The soil used was a sandy loam, 90% sand (greater than 20 μm), 2.5% silt (2 to 20 μm), and 7.5% clay (less than 2 μm). Analysis of sand, silt, and clay content was determined on dispersed samples using the hydrometer method (McIntyre and Loveday, 1974). Soil was taken from 0- to 30-cm depth from a recently ploughed field at Tahune Fields Nursery. The field had been used the previous season for raising apricot trees; however, tree growth had been very poor. The field had been previously treated with N, P, and K fertilizer and lime.

Introduction of apple replant disease with the soil could be excluded because apples had never been grown on the studied soil.

Rootstocks.

A total of 400 M26 apple rootstocks of ≈8 mm collar diameter were sourced from Tahune Fields Nursery, Lucaston, Tasmania. From these, the 200 most homogeneous in size and healthy appearance were selected. The roots on the stocks were pruned to roughly 1 cm in length and stems were cut to 35 cm total length.

Biochar.

Biochar was produced from green waste feedstock using continuous slow pyrolysis at 350 °C with a PyroChar 4000 by Pacific Pyrolysis Pty, Somersby, New South Wales (<http://www.pacificpyrolysis.com>). The biochar had been produced within the previous year and had been sealed in a plastic container since production. The biochar was weighed ≈12 months after being produced. The particle size analysis of the biochar was: greater than 2 mm = 23.0%, 1 to 2 mm = 22.3%, 355 μm to 1 mm = 22.7%, 250 to 355 μm = 9.7%, 125 to 250 μm = 8.8%, 90 to 125 μm = 8.0%, 63 to 90 μm = 4.6%, and less than 63 μm = 0.9%.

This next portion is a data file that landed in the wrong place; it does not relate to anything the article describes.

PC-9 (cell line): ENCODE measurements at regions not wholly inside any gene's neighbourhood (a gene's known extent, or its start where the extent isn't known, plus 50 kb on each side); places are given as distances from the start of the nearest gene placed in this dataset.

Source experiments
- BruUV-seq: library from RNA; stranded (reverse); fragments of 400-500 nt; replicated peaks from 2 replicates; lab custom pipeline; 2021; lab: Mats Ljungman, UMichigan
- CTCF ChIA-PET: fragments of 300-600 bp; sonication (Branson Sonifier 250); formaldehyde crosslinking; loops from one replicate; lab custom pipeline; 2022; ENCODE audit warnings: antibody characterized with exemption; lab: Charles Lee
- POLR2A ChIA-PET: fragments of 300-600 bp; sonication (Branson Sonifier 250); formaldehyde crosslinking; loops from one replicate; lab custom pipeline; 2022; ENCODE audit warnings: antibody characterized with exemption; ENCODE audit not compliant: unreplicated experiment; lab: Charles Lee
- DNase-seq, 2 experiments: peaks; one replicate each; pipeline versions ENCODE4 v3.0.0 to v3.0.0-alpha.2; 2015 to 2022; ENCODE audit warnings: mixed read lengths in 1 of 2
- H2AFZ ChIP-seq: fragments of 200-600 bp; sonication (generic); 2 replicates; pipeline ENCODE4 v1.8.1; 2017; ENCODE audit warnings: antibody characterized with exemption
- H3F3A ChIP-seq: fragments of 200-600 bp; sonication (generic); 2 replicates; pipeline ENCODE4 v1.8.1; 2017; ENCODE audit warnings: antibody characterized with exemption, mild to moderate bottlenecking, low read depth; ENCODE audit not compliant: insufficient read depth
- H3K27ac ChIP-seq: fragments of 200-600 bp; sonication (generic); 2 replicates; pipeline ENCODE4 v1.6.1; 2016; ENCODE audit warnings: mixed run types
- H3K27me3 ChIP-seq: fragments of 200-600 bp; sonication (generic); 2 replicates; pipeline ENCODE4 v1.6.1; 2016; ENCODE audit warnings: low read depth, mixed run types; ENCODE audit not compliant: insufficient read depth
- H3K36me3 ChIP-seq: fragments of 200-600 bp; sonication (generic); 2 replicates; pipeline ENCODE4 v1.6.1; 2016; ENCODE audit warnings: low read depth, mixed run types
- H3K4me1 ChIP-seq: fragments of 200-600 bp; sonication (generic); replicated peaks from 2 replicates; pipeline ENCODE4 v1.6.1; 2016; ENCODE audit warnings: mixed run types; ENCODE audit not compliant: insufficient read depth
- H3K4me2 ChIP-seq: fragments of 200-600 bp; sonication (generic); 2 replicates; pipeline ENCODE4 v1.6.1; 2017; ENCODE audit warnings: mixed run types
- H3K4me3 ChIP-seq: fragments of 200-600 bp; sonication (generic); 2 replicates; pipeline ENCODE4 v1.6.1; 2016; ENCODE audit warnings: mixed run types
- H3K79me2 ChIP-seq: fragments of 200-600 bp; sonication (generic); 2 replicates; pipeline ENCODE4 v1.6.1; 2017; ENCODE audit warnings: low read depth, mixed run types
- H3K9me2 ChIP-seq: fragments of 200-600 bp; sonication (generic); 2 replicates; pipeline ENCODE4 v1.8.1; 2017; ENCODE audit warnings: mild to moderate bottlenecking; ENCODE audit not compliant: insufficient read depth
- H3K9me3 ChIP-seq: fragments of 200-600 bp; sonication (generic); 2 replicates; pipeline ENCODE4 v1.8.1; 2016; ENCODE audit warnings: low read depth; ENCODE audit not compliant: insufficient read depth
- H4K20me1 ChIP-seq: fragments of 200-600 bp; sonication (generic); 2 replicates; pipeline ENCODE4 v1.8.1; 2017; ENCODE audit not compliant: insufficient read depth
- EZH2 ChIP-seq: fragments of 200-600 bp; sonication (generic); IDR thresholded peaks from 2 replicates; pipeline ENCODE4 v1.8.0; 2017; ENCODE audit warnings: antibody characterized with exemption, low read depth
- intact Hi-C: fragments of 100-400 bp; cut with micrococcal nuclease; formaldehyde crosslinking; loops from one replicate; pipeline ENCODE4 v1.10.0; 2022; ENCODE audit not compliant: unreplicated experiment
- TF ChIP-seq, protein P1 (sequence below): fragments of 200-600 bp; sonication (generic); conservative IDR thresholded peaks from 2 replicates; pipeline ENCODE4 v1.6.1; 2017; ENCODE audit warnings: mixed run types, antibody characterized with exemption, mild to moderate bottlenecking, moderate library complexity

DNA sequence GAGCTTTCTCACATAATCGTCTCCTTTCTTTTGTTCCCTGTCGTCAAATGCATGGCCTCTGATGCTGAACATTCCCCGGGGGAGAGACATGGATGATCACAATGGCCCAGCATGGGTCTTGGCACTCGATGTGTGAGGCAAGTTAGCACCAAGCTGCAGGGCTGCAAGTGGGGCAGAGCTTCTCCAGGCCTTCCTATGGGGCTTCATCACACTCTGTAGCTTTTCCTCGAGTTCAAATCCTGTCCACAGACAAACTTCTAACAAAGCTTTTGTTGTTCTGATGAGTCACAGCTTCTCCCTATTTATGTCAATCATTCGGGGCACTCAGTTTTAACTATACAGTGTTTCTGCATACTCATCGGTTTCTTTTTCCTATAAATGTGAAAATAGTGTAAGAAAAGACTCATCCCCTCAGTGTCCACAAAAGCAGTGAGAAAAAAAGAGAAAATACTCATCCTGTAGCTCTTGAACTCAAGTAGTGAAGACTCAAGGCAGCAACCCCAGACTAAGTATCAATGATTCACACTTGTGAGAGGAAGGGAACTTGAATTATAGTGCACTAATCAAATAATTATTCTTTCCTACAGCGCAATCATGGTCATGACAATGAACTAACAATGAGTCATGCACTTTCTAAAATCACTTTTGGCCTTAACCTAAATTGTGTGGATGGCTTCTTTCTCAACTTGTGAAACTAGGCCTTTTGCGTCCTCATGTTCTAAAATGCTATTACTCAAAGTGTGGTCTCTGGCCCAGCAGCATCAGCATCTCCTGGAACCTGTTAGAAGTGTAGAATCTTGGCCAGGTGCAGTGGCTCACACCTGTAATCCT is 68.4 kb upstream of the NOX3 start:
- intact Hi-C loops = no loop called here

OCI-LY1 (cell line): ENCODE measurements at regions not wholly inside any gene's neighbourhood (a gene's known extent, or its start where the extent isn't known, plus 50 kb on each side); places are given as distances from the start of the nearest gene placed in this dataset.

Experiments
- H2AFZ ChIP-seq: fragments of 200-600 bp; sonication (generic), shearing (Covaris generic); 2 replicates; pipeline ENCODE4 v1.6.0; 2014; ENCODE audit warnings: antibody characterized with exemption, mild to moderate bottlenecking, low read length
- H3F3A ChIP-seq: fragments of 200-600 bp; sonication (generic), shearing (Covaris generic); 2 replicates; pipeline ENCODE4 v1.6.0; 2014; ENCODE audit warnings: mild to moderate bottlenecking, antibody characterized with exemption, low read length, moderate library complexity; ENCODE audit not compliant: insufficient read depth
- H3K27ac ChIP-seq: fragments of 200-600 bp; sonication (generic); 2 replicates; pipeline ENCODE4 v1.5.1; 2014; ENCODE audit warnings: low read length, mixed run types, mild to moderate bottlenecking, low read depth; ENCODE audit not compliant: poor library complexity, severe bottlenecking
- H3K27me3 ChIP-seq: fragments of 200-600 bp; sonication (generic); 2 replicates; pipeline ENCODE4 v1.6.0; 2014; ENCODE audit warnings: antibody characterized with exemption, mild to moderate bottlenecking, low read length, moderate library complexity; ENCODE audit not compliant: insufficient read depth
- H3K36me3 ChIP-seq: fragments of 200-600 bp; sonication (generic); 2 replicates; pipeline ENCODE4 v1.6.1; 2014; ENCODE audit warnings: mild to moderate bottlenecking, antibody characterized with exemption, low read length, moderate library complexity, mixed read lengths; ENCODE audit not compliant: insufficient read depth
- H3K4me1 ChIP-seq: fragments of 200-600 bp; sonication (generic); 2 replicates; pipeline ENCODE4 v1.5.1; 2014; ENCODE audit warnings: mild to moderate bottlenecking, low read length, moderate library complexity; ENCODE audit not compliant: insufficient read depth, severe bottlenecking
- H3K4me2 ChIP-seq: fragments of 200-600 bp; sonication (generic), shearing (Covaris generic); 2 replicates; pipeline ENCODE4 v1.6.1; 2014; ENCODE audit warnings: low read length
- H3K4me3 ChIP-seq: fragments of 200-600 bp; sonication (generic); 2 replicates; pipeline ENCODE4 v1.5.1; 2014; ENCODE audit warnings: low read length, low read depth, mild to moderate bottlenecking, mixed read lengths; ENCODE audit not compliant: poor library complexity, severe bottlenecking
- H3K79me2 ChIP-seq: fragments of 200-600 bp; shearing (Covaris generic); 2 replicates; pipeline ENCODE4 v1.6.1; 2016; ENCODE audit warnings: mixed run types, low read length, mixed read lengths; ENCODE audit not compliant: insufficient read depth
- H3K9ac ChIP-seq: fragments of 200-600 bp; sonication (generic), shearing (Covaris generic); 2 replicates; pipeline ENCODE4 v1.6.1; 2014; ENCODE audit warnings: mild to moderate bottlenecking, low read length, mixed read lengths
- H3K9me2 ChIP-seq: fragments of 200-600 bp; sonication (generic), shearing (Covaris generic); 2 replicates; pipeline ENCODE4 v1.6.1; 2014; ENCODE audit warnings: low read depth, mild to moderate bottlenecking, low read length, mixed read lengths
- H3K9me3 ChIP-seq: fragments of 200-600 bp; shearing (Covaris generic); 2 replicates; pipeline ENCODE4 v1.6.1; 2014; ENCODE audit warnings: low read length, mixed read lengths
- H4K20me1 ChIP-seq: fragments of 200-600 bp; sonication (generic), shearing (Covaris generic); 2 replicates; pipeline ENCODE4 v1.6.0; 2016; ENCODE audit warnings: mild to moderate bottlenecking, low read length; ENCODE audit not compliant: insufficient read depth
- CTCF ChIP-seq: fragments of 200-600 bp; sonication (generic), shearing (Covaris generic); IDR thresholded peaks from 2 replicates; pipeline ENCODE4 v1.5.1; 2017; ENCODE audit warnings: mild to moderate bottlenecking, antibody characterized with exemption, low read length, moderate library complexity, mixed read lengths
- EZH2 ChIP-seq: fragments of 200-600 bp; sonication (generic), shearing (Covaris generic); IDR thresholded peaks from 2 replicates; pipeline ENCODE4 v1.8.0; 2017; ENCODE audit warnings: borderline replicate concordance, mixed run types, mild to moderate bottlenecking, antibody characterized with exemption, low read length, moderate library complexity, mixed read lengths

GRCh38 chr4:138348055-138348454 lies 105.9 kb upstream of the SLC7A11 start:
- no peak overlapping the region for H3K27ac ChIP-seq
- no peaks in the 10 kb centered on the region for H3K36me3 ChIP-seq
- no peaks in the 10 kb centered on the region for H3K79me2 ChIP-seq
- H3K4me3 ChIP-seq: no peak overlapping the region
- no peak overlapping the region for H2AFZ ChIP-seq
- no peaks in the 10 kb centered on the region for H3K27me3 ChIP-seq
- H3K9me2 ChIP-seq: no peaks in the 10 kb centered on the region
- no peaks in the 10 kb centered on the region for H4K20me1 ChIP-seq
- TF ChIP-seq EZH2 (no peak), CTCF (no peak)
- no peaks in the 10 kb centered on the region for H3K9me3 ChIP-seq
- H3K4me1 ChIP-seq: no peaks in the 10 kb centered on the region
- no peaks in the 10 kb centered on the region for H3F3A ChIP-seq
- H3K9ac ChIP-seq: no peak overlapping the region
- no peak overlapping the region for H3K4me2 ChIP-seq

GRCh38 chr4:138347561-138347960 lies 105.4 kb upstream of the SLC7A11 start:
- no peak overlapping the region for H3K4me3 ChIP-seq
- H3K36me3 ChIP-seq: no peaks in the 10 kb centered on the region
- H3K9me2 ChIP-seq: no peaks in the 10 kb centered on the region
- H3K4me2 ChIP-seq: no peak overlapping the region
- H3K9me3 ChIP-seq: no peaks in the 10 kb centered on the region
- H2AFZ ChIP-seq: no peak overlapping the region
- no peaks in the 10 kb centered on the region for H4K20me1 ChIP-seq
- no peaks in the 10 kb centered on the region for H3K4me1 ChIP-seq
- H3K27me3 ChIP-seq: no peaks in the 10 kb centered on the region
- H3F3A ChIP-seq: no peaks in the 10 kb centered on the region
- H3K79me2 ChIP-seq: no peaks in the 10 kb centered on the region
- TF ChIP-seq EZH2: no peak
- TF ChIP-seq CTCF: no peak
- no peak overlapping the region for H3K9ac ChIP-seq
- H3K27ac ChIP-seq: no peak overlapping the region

Preparation of root medium.

Treatment media were mixed for 2 min using a cement mixer to incorporate additives. Perlite [from Exfoliators Australia, Dandenong Victoria, Australia; pH 7.5 in a 10% (by volume) slurry] was added to all treatments at 20% by volume to improve drainage. Perlite was incorporated into all treatments for only the final 15 s of mixing to avoid compaction of the material. Perlite introduces significantly less plant nutrients than vermiculite [particularly ammonium, nitrate, phosphate, aluminum (Al), Ca, K, magnesium (Mg), manganese, and sodium (Na)] with effective CEC of only 0.40 compared with 46.3 cmolc·kg−1 in vermiculite (Dalling et al., 2013). In relevant treatments, biochar, micronutrients, and lime were also added. The application rate of lime (from Mitchell Building Supplies, Richmond, Victoria, Australia; calcium carbonate 80%, magnesium carbonate 9%, pH of 13) needed to achieve pH 6.5 was estimated through a pilot trial. Lime was incorporated into a test sample of soil at three application rates. The soil was left for 48 h and pH remeasured. From this, the rate expected to raise the pH of soil from the original pHc (CaCl2 extracted) of 4.9 to 6.5 was calculated. However, the estimated rate resulted in soil pH of 7.0, overshooting the target of 6.5. Soil was autoclaved before mixing at 121 °C and 220 kPa for 30 min. Each 20-cm diameter, 19-cm high pot received 3.6 L of mixed potting media.